Baby Boy on the Way for CNN's Chloe Melas After IVF Journey: 'I've Been Through Hell and Back'
CNN's Chloe Melas spoke to PEOPLE exclusively about conceiving both her first and second sons via in vitro fertilization
Chloe Melas is adding another baby boy to her brood!
In the clip, the second-time parents-to-be pull a cannon and kick a soccer ball that exploded into clouds of blue smoke, indicating a baby brother is on the way for their 17-month-old son Leo.
“Wow! I still can’t believe that I’ll be a mom of two boys 💙 But I also want to say this — when we were struggling to get pregnant the first time, seeing these types of posts made me very sad. Our road both times to expand our family has been challenging,” Melas, 32, captioned a follow-up set of photos from the reveal.
“If you’re one of the ones reading this who doesn’t think you’ll ever have a baby for whatever the reason — I promise you that if you want a child you can have one,” she continued in the Wednesday post. “Whether it be through adoption, surrogacy etc — it will happen. Just don’t give up 💙”
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The couple’s journey toward parenthood was indeed not a straightforward one. As Melas explains to PEOPLE in an exclusive interview, she and Mazza decided to start trying for a baby two years after their October 2014 wedding but soon learned that he had a low sperm count and she had a reduced ovarian reserve, which means a lower-than-average egg count compared to most women her age.
“There were problems on both sides, so we went to a really dark place together,” she says of the time before Leo was born. “I was super depressed, crying all the time. I was convinced that we would never have children, that I would never carry my own child or have my own biological child.”
Following a series of blood tests and numerous doctor’s appointments, the couple finally turned to medicated intrauterine insemination (IUI) to attempt to start their family, but had no luck after three rounds of the treatment. And to top it off, the journey was beginning to truly test the spouses’ relationship.
“I was at a fertility clinic and they were monitoring my cycle, and then they were telling us when to go have sex. That took the joy and fun out of sex,” Melas laments. “I was also peeing on the ovulation sticks, and I remember one time my husband came home late from work and we were supposed to have sex at a certain time, and we got into a huge argument. I had a box of the ovulation sticks, and I threw it up into the air — and literally, like 50 or 60 of those sticks went all over our apartment. It’s almost comical, like something out of a movie.”
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Eventually, the couple turned to in vitro fertilization to conceive Leo, transferring his day-three embryo instead of waiting until day five, since it was the only “normal”-looking embryo to survive to that stage. (They did the same for baby No. 2, after trying naturally for a few months and undergoing one more IUI treatment after Leo turned 1.)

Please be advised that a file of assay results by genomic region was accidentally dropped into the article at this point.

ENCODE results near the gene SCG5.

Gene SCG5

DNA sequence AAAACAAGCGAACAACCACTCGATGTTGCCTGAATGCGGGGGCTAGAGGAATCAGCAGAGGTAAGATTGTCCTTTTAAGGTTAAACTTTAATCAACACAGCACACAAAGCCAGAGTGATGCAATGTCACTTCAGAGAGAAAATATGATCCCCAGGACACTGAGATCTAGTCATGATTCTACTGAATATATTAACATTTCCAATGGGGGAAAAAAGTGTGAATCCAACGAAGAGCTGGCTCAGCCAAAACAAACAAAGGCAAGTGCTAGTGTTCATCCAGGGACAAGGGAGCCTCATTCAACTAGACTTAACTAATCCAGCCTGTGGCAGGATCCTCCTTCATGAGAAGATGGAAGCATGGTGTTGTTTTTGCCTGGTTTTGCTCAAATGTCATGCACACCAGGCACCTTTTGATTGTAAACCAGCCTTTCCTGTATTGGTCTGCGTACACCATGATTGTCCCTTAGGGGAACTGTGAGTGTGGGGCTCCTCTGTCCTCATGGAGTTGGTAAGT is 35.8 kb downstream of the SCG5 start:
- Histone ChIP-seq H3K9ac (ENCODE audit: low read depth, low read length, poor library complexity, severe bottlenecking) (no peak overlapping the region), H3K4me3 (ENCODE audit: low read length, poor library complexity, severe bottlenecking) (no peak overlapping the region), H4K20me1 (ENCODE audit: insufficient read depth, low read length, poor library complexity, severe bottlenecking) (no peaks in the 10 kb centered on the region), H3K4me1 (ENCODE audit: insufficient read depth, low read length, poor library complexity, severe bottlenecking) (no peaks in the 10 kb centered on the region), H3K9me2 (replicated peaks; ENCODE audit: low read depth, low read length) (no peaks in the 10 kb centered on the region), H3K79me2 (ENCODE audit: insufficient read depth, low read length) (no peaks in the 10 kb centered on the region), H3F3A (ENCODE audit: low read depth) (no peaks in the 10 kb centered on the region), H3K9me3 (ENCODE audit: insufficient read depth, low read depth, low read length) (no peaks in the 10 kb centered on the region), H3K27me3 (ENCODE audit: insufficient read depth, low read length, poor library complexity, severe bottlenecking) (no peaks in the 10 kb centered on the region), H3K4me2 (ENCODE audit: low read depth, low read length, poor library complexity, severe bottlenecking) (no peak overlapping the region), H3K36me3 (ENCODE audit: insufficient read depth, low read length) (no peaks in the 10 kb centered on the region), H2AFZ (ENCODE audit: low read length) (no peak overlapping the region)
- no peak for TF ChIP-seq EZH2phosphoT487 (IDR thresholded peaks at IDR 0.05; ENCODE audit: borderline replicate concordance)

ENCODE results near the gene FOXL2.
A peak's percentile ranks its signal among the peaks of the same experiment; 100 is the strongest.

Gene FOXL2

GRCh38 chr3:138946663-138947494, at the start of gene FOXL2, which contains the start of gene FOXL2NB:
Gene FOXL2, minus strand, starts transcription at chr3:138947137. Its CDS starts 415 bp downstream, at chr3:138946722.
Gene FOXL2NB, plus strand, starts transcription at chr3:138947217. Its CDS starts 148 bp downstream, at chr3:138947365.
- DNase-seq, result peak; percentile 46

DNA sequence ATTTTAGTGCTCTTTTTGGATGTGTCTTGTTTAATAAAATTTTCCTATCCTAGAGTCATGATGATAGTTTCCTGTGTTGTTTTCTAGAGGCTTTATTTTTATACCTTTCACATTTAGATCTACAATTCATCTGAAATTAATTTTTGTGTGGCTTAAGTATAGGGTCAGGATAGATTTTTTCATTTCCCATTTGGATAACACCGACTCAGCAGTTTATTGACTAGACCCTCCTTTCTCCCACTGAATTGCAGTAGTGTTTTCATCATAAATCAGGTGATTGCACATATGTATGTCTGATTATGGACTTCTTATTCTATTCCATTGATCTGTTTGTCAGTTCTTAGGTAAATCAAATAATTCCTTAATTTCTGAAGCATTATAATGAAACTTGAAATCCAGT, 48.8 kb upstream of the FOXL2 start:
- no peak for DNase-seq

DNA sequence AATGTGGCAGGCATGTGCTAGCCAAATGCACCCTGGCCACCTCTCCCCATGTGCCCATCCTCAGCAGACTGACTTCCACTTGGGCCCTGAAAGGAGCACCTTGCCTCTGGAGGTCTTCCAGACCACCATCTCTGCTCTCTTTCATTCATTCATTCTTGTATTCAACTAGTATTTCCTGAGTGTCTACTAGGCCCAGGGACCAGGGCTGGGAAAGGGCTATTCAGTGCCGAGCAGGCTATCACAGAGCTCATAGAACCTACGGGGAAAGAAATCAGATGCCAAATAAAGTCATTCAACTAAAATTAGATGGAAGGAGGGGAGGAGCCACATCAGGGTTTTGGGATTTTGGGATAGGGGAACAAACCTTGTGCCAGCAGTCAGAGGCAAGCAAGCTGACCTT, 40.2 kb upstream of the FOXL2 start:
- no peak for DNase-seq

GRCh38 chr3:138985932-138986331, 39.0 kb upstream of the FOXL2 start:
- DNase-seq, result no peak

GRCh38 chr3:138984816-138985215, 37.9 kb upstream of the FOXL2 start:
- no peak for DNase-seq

Melas tells PEOPLE she was initially “devastated” to entertain the idea of IVF because of her fear of “What if?” surrounding the scenario where it wouldn’t help her expand her family. So she treated herself “like a fragile egg” in the two weeks following her first embryo transfer — and luckily, it led to a positive test that resulted in little Leo.
But that didn’t make it easy to enjoy the fruits of her labor after the “total nightmare” of going through hormone injections ahead of her egg retrieval, which made her feel like she was already pregnant and affected her moods in a significantly negative way.
“You would think that’s great, and it was great to hear, but I didn’t believe it,” Melas recalls of finally seeing a positive pregnancy test. “I don’t think that I believed that I was ever gonna be a mom until I gave birth and I met him and I held Leo in my arms. The joy of finding out you’re pregnant and everything that happens along the way to get there … the joy was gone.”
For a long time, the television personality avoided baby showers and had a difficult time seeing pregnancy announcements left and right, telling PEOPLE that despite her own joyous news, “I’ve been through hell and back to become a mother” — however, she “would do it again and again.”
But through discussions about fertility with fellow moms like Sarah Jessica Parker, Nicole Kidman and more, Melas recalls “finally” feeling “kind of like, ‘Wow I’m not alone’ ” and hopes to use her own experience to help get the same message across to other women struggling with infertility.
“This story is for the woman who’s on her computer at 2 a.m. reading message boards and constantly feeling like they’re never gonna have their own child and constantly feeling sad when they get that baby-shower invite, and feeling like they only hear the happy stories from people,” says Melas, whose little one on the way is the result of yet another singular surviving day-three embryo in a second IVF egg retrieval.
“I just want everybody to know that it’s not always a happy journey to get the outcome that you want, but don’t give up, stay on the road, because the outcome is so worth it,” she adds.